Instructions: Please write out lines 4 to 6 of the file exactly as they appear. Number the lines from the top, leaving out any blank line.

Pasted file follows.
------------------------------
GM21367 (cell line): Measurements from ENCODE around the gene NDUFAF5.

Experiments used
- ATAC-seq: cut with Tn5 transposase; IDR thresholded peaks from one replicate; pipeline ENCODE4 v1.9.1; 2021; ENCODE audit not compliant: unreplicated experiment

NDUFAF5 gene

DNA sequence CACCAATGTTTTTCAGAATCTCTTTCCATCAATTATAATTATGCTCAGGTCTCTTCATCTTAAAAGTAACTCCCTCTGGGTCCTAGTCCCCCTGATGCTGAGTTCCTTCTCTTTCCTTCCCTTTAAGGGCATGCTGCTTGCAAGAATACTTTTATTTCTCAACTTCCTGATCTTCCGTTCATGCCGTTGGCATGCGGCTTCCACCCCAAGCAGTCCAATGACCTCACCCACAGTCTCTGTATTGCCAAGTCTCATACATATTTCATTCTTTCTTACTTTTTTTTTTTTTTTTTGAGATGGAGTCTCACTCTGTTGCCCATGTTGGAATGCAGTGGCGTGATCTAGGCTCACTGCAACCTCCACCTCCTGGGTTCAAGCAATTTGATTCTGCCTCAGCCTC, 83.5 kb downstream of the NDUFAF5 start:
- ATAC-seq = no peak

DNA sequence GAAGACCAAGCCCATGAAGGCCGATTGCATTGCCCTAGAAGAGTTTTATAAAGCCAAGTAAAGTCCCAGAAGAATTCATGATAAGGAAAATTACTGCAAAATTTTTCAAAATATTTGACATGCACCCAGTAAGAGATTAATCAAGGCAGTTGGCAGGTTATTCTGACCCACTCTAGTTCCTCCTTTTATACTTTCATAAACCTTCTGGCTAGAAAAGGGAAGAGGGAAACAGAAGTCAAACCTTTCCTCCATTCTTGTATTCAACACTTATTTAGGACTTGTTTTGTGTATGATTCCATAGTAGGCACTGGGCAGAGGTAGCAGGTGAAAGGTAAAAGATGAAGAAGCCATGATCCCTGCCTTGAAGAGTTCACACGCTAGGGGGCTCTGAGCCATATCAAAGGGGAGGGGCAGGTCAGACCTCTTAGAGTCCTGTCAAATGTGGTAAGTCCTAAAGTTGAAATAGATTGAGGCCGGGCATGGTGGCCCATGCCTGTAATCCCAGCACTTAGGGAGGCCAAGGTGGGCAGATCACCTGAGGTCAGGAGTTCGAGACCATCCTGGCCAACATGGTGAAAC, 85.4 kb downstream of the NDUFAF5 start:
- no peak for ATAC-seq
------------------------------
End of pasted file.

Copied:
NDUFAF5 gene

DNA sequence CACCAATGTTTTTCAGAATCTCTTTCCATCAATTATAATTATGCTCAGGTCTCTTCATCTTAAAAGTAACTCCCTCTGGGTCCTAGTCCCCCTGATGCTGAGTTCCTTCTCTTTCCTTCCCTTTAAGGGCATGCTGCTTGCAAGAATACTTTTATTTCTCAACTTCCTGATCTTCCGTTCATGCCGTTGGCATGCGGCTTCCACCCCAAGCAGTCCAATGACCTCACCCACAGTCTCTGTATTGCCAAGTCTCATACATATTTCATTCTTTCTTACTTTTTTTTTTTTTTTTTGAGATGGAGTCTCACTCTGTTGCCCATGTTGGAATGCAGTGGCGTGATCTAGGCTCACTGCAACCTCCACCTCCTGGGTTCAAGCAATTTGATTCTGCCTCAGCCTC, 83.5 kb downstream of the NDUFAF5 start:
- ATAC-seq = no peak